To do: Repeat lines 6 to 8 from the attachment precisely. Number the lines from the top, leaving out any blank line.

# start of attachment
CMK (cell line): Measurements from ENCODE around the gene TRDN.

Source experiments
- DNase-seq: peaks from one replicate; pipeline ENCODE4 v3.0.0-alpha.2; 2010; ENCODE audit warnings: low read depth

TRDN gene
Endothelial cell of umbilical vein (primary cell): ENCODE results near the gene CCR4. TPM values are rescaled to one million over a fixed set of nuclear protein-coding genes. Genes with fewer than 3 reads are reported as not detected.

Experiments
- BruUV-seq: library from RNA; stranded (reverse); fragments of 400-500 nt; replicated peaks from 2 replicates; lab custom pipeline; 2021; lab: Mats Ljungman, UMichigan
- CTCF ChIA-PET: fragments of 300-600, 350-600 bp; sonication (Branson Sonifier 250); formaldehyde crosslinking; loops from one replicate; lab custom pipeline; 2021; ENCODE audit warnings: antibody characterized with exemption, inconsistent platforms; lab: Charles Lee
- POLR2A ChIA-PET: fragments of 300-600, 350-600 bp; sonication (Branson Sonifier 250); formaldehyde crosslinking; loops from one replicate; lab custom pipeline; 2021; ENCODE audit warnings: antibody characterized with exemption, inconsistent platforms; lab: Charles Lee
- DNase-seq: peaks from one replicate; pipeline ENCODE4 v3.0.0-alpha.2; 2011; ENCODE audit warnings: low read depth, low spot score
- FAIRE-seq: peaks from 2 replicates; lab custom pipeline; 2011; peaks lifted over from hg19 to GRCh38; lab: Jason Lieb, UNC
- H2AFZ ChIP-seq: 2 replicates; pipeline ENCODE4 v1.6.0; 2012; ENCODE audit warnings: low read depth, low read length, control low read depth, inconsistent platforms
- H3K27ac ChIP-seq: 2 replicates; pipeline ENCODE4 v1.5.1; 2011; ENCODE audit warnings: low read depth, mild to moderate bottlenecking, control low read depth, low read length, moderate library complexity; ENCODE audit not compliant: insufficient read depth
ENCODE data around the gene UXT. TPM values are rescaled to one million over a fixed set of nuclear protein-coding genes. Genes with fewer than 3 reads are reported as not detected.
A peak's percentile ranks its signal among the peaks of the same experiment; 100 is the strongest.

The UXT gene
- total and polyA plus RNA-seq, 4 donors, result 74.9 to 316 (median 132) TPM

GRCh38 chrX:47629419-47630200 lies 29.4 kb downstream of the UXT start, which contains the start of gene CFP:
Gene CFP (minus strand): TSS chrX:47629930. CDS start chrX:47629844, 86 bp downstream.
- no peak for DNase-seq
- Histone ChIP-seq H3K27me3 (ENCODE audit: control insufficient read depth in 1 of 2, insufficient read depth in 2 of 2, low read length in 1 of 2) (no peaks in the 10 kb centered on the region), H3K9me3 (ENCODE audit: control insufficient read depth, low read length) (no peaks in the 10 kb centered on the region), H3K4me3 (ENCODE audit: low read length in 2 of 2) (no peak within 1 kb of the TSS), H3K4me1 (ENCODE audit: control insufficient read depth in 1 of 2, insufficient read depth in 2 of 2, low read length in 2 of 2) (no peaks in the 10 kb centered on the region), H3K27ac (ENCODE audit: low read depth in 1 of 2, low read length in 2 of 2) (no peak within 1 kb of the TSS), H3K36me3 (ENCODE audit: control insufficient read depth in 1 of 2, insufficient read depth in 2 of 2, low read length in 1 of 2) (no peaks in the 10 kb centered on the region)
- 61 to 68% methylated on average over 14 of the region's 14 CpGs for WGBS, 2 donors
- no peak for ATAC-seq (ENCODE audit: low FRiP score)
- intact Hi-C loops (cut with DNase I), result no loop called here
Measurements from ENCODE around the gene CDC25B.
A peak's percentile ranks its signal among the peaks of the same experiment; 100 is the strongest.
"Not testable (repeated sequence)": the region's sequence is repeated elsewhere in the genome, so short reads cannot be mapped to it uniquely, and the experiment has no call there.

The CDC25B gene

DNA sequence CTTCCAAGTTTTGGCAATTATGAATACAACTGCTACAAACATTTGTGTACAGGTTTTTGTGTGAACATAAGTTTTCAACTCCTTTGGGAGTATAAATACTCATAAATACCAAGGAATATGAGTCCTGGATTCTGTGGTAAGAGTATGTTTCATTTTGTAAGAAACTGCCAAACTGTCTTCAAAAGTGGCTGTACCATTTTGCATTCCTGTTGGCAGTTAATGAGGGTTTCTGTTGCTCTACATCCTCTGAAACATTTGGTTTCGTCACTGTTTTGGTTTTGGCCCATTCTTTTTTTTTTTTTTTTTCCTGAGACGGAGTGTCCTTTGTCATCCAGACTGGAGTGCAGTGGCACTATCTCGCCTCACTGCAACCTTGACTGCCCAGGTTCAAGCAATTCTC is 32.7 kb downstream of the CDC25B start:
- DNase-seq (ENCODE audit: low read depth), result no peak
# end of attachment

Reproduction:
Experiments
- BruUV-seq: library from RNA; stranded (reverse); fragments of 400-500 nt; replicated peaks from 2 replicates; lab custom pipeline; 2021; lab: Mats Ljungman, UMichigan
- CTCF ChIA-PET: fragments of 300-600, 350-600 bp; sonication (Branson Sonifier 250); formaldehyde crosslinking; loops from one replicate; lab custom pipeline; 2021; ENCODE audit warnings: antibody characterized with exemption, inconsistent platforms; lab: Charles Lee